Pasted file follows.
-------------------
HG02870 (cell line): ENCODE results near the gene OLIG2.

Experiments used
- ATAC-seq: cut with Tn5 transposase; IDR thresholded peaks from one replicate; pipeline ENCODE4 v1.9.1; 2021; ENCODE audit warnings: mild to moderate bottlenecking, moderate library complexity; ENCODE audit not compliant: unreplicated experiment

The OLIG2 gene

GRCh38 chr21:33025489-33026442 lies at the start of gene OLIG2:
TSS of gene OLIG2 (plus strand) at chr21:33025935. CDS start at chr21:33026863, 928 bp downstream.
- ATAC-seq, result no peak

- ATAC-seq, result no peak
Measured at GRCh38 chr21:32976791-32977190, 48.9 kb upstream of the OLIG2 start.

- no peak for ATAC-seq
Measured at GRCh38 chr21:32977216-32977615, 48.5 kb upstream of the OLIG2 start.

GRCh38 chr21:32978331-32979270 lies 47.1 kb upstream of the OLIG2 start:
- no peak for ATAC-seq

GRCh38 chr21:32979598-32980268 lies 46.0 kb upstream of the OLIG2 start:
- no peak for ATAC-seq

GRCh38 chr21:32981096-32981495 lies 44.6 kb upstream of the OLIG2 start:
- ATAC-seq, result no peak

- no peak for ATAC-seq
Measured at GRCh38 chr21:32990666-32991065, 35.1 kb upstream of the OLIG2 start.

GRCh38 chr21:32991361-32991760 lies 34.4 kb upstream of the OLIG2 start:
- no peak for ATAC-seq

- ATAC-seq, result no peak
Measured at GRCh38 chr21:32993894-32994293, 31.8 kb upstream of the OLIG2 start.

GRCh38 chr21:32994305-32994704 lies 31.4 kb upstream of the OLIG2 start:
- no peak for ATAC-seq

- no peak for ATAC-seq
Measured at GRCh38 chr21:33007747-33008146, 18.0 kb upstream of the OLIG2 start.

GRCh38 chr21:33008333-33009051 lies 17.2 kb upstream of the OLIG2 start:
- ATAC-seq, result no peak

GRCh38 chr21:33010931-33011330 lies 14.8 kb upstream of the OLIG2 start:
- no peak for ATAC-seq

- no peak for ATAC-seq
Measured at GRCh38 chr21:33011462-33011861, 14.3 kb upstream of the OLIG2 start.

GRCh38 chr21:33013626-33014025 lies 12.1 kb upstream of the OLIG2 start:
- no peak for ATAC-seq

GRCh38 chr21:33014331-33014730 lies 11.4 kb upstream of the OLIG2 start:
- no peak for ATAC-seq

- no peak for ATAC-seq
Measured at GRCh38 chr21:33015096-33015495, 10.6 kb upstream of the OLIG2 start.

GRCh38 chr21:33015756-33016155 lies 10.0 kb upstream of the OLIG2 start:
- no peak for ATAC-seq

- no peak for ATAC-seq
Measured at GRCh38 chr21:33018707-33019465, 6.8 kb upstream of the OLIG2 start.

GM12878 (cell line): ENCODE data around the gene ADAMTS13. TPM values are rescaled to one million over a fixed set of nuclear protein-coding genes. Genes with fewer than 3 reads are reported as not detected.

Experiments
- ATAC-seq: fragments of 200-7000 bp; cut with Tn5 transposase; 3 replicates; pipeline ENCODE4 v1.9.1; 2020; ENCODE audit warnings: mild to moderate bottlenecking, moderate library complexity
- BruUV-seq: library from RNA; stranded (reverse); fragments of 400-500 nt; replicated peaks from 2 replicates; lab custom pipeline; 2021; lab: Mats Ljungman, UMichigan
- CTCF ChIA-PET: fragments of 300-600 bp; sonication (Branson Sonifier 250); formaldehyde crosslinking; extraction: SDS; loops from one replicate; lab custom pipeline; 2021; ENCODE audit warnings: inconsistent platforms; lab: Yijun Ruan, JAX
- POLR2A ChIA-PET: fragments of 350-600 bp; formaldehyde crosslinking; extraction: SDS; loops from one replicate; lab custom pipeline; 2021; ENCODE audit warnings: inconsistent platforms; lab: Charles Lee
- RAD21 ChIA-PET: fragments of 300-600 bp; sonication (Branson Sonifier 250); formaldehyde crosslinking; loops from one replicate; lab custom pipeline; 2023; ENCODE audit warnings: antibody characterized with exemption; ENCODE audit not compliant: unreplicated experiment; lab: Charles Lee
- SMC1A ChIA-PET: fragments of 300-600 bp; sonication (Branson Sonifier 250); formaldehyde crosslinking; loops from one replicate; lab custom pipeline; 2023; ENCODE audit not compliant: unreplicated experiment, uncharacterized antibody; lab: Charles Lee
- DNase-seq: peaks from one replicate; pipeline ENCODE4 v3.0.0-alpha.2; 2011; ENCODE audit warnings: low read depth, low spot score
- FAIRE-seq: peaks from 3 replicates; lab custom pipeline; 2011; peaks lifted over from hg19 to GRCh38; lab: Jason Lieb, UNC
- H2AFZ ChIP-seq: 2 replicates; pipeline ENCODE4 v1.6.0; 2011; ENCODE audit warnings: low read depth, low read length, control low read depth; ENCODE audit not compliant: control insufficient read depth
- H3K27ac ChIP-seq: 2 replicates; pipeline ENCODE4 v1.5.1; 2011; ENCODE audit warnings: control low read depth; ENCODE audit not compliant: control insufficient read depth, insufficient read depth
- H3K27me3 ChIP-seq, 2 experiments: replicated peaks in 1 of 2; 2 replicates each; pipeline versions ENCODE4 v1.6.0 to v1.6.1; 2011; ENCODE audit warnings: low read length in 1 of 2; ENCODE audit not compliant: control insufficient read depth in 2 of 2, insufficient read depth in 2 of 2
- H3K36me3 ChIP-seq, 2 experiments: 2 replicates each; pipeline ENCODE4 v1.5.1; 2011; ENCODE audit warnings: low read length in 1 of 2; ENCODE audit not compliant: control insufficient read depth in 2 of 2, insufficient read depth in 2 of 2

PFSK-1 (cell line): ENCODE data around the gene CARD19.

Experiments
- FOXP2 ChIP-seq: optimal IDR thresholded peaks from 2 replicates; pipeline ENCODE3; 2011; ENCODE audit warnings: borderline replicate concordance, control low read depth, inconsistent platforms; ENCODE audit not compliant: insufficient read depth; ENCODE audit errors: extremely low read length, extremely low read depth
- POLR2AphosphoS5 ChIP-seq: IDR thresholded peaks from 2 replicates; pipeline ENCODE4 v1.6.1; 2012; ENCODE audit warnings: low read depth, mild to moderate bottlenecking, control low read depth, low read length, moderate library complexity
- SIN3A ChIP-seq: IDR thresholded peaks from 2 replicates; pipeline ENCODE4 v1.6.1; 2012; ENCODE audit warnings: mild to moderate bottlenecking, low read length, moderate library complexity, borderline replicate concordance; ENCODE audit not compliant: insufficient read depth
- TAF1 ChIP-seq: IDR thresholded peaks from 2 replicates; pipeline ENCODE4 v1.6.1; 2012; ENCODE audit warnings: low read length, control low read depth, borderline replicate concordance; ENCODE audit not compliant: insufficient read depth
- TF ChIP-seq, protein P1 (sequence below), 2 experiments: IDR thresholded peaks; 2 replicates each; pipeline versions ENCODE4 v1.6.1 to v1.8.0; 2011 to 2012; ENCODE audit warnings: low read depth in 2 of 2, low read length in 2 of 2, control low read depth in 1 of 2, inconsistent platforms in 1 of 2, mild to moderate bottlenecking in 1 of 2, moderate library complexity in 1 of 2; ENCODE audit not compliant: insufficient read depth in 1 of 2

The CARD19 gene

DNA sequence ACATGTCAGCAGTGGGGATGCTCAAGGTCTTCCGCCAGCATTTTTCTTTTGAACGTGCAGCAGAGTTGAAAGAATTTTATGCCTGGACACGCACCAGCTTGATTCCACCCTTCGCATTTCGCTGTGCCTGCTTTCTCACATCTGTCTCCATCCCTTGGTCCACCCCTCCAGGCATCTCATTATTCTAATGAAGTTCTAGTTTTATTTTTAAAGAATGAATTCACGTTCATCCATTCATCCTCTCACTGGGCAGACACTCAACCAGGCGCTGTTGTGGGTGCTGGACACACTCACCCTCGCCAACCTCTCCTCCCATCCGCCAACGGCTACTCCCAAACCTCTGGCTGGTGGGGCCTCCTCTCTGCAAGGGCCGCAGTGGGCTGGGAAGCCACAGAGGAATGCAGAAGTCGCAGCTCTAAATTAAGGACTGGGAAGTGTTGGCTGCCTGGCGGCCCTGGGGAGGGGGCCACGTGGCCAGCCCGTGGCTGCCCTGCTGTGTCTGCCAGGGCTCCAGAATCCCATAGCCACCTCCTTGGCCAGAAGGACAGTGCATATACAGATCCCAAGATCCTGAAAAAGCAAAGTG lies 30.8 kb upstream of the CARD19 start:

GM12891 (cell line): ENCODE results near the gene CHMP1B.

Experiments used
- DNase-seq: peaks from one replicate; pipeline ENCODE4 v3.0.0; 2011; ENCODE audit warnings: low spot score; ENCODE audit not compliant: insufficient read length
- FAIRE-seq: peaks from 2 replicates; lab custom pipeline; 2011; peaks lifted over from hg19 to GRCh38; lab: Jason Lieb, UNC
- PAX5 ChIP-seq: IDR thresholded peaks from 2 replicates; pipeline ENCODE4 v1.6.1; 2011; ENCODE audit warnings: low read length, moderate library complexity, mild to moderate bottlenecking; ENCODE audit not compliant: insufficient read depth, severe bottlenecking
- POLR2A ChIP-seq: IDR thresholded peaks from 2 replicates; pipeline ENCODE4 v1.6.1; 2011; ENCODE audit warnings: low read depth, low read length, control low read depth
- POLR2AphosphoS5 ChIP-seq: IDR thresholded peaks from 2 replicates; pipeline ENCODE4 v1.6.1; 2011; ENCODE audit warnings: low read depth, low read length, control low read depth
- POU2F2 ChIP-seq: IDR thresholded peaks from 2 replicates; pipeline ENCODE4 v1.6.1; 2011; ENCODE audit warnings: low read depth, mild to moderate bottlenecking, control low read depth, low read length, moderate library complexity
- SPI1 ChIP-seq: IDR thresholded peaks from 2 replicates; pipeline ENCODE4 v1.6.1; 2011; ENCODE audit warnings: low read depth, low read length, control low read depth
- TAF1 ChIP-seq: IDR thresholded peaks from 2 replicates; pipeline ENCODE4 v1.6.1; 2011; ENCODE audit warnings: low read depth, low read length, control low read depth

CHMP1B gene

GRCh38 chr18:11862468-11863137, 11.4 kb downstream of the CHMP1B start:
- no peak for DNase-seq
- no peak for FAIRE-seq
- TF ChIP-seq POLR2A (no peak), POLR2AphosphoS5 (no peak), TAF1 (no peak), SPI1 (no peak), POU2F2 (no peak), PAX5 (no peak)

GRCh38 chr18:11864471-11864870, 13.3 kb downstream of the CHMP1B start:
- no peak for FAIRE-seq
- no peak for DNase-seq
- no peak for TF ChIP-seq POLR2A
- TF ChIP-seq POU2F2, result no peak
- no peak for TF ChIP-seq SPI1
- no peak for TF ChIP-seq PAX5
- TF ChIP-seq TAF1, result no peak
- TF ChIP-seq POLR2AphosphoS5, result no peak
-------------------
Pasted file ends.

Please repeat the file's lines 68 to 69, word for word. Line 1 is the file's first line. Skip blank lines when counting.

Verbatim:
Experiments used
- DNase-seq: peaks from one replicate; pipeline ENCODE4 v3.0.0; 2011; ENCODE audit warnings: low spot score; ENCODE audit not compliant: insufficient read length